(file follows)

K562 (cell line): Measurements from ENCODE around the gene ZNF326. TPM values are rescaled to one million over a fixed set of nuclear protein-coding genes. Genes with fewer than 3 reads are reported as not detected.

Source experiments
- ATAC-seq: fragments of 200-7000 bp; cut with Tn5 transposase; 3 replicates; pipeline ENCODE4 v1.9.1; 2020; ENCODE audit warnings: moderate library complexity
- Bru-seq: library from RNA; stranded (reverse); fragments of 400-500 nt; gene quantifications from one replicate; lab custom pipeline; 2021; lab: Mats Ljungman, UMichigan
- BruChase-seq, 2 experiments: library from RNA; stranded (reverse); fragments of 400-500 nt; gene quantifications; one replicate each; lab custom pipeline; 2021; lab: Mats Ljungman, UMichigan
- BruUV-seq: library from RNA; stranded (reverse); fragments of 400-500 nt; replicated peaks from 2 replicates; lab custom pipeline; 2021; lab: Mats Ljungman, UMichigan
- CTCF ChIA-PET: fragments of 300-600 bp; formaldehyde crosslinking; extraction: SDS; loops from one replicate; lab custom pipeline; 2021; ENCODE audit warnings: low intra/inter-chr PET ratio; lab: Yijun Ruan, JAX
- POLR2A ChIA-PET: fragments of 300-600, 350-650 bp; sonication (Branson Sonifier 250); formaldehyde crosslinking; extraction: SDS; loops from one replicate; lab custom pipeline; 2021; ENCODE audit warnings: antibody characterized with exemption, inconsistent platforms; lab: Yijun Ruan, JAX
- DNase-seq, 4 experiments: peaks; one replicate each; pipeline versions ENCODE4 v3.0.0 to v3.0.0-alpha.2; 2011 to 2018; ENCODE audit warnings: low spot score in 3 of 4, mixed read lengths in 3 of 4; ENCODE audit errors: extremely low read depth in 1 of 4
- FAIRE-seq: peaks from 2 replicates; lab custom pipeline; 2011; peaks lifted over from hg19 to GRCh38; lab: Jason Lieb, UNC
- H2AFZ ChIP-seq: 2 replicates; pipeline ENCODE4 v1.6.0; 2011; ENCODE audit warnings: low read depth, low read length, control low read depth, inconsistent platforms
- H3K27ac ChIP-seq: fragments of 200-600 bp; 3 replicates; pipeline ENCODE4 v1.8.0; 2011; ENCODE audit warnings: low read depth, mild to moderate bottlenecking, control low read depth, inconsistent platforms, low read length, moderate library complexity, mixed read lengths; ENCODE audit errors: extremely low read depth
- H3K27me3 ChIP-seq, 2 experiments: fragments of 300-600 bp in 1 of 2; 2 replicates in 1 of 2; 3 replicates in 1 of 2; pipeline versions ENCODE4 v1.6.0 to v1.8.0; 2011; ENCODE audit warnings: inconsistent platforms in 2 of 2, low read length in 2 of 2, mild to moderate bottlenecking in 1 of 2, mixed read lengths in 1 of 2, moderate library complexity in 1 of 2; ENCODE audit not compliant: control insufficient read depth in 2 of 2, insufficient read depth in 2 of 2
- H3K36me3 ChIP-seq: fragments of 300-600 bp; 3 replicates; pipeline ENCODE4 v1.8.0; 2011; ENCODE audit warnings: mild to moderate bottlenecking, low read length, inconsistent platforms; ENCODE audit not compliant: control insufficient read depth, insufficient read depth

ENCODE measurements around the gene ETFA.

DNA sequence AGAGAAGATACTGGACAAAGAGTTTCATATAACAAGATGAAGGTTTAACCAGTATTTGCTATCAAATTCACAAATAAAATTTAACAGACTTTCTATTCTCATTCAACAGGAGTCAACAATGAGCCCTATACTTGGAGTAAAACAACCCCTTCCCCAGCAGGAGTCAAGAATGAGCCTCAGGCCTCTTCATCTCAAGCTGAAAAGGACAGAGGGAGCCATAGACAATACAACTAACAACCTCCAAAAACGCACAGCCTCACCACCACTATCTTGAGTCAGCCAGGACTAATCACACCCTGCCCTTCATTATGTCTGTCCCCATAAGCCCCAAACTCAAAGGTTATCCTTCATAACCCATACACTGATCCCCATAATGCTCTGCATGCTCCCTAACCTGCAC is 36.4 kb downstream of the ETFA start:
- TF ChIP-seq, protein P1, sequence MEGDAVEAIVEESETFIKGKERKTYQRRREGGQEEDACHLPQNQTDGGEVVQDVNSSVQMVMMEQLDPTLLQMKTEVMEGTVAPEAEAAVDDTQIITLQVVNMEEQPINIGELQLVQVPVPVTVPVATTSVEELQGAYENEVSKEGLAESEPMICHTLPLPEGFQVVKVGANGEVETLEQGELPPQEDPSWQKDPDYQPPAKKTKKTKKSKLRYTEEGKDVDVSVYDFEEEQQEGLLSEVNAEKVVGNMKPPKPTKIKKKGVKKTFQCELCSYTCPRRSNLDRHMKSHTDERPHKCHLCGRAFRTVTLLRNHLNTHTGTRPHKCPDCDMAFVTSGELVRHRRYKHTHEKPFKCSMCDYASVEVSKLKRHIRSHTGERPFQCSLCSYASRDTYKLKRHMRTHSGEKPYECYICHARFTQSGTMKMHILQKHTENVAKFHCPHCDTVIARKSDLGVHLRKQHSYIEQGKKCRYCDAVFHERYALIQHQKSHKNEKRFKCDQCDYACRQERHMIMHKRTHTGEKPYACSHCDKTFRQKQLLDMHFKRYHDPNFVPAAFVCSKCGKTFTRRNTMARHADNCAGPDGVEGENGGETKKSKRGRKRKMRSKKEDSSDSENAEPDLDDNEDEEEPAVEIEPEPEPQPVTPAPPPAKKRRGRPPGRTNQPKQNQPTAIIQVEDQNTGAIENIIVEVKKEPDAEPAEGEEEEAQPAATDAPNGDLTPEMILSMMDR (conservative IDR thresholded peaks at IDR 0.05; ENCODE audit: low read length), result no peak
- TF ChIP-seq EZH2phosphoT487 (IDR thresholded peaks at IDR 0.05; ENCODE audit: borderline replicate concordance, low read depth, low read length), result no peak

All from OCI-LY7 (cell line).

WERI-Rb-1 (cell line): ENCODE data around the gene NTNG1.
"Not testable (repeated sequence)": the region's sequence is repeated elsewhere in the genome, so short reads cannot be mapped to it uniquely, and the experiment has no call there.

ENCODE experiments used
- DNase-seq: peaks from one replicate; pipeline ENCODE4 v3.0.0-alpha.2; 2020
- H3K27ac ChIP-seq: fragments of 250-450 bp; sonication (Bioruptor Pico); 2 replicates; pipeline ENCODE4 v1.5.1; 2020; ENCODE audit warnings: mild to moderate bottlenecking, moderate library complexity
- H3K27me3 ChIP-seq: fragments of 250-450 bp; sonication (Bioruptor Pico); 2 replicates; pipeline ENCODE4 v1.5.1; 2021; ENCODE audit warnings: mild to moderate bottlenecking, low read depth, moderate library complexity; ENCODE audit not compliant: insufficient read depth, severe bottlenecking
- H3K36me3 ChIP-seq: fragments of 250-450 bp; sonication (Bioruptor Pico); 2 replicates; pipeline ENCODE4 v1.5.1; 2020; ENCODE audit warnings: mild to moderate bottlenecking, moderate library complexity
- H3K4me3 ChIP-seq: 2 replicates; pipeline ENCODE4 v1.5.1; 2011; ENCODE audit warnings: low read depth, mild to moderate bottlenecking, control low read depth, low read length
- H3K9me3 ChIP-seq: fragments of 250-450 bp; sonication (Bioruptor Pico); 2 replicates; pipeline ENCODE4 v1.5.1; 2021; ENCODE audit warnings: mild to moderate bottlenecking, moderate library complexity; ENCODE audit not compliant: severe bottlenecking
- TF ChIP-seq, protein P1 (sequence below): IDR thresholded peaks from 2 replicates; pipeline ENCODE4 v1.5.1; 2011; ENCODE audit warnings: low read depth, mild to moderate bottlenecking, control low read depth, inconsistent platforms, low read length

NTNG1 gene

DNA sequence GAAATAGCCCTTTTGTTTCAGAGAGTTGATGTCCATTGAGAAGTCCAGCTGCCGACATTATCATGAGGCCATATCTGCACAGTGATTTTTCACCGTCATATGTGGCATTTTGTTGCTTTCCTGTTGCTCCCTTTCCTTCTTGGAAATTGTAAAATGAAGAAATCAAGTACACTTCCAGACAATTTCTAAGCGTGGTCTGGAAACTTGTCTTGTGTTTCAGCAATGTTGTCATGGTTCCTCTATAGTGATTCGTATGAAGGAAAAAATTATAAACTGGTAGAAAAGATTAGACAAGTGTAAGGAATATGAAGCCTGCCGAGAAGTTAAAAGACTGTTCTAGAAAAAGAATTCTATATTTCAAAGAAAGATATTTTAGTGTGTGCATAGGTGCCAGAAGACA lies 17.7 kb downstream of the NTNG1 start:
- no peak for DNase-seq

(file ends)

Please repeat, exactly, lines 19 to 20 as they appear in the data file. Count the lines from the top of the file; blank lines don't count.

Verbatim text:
All from OCI-LY7 (cell line).

WERI-Rb-1 (cell line): ENCODE data around the gene NTNG1.